Home

Designing Cure Cycles for Matrix/Fiber Composite Parts

This methodology enables production of void-free laminates.

A methodology has been devised for designing cure cycles to be used in the fabrication of matrix/fiber composite parts (including laminated parts). As used here, “cure cycles” signifies schedules of elevated temperature and pressure as functions of time, chosen to obtain desired rates of chemical conversion of initially chemically reactive matrix materials and to consolidate the matrix and fiber materials into dense solids. Heretofore, cure cycles have been designed following an empirical, trial-and-error approach, which cannot be relied upon to yield optimum results. In contrast, the present methodology makes it possible to design an optimum or nearly optimum cure cycle for a specific application.

ImageProper design of a cure cycle is critical for achieving consolidation of a reactivematrix/ fiber layup into a void-free laminate. A cure cycle for a composite containing a reactive resin matrix usually consists of a two-stage ramp-and-hold temperature profile. The temperature and the duration of the hold for each stage are unique for a given composite material. The first, lower-temperature ramp-andhold stage is called the B stage in composite- fabrication terminology. At this stage, pressure is not applied, and volatiles (solvents and reaction by-products) are free to escape. The second, higher-temperature stage is for final forced consolidation.

The design of such a cure cycle is not trivial. The trial-and-error approach, still commonly used in industry, has several drawbacks:

  • Extensive experimentation is usually necessary for determining the proper cure cycle for a given material,
  • A cure cycle found to be satisfactory for a given material under one set of conditions may not apply under a different set of conditions, and
  • This approach does not ensure that the composite is cured completely under the optimal conditions and shortest amount of time.
Therefore, the trial-and-error approach is deemed costly, time-consuming, and inefficient as a means of designing cure cycles for the production of laminates of acceptable quality.

In order to make a void-free laminate, one must design the cure cycle to provide for depletion of a sufficient proportion of volatiles through the B stage, before consolidation. However, the viscosity of the resin increases during the B stage. Therefore, it is necessary to design the B stage so that the residual fluidity of the resin after the B stage is sufficient to enable infiltration of resin through fiber bundles during the subsequent pressure consolidation stage. The problem of balancing between the residual volatile content and the residual fluidity is very complex and unique for a given composite system.

The present methodology is founded on a universal “processing science” approach in which one uses available analytical equipment and techniques to effectively measure and logically analyze and design a workable cycle for any given unique resin/fiber composite. The methodology includes a protocol for:

  • Measurements by a thermal gravimetric analyzer (TGA) to characterize mechanisms of depletion of volatiles,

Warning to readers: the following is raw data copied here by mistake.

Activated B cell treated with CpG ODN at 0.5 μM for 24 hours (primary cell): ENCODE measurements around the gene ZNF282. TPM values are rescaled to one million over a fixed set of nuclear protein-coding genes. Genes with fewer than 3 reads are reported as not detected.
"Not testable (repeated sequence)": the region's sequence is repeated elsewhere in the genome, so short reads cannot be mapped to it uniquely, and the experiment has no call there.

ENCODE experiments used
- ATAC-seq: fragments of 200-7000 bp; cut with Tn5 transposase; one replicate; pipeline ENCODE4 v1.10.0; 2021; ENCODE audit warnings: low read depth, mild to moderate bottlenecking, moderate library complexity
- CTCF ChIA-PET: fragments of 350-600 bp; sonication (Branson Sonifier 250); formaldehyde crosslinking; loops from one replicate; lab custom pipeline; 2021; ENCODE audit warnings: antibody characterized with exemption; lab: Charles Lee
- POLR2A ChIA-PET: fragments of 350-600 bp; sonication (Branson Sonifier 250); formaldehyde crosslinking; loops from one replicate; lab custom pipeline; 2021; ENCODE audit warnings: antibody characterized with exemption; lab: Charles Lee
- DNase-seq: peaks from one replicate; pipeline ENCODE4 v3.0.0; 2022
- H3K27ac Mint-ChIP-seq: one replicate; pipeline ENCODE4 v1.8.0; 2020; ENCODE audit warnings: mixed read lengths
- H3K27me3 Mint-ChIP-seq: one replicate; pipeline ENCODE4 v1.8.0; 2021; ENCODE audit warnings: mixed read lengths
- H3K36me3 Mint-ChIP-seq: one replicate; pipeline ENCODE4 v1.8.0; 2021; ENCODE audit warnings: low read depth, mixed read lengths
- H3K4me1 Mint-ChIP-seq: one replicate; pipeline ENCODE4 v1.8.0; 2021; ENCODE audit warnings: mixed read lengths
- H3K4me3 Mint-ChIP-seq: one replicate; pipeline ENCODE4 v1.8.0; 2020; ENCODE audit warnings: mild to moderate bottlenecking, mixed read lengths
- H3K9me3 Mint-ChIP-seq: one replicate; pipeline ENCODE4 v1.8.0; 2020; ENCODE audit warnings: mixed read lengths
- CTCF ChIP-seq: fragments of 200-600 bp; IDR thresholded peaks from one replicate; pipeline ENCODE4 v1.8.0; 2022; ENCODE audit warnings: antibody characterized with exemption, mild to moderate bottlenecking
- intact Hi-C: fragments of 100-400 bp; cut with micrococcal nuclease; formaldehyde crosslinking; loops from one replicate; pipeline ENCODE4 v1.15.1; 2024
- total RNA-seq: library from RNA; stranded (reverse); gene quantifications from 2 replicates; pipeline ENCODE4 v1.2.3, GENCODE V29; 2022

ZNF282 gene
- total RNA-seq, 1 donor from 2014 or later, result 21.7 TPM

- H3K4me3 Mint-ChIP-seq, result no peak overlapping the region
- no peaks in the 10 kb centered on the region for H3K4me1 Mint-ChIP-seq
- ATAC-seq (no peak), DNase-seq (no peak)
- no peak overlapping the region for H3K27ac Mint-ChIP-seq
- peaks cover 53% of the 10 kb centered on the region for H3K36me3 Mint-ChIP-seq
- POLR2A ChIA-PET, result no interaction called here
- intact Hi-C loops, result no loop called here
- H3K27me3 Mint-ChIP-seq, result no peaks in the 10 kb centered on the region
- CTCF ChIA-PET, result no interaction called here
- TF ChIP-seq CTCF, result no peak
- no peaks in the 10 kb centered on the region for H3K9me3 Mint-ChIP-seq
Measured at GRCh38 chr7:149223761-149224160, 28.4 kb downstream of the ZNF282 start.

• Differential scanning calorimetry (DSC) to characterize the degrees of imidization reactions and some aspects of the microstructures of partially cured resins, and
  • Melt rheometry to characterize the residual fluidity and the temperature of onset of gelation of a partially cured resin.

On the basis of these measurements, a workable cure cycle for the subject composite system can be readily and logically designed.

This design methodology involves an iteration scheme (see figure) for satisfying several design criteria to arrive at the design cure cycle for any given thermoset-reactive-matrix-resin/fiber composite system. The number of iterations is based upon scientific judgments instead of empirical reasoning. A workable cure cycle can be established after only one iteration if the following criteria are satisfied:

  • The residual volatile content after the B stage is < 0.5 weight percent;
  • The forced-consolidation temperature (Tc) exceeds either the maximum crystalline melting temperature (Tm,max) or the temperature at which minimum viscosity occurs (Tη); and
  • The residual minimum viscosity (ηmin) is less than 106 poise. In the event that ηmin exceeds 106 poise, it is necessary to perform a second iteration utilizing a less severe B-stage condition. This condition results in greater fluidity and greater residual volatile content after the B stage. Consequently, ηmin is reduced to < 106 poise, making it possible to use only moderate pressure for final consolidation. Optionally, during the second temperature ramp before final forced consolidation, the application of pressure can be delayed until the temperature reaches Tη in order to allow for additional depletion of volatiles.

The subject resin/fiber composite material is considered unprocessable (in that a laminated part made of this material cannot be made free of voids) under moderate pressures when the abovementioned criteria cannot be satisfied concurrently. It is possible to refine the cure cycle by narrowing the B-stage pretreatment conditions in the TGA, DSC, and meltrheometry analyses.

This work was done by Tan-Hung Hou of Langley Research Center. For further information, contact:

Innovative Partnerships Office
NASA Langley Research Center
3 Langley Boulevard
Mail Stop 200
Hampton, VA 23681-2199
Tel: (757) 864-3936.


Refer to LAR-16604-1.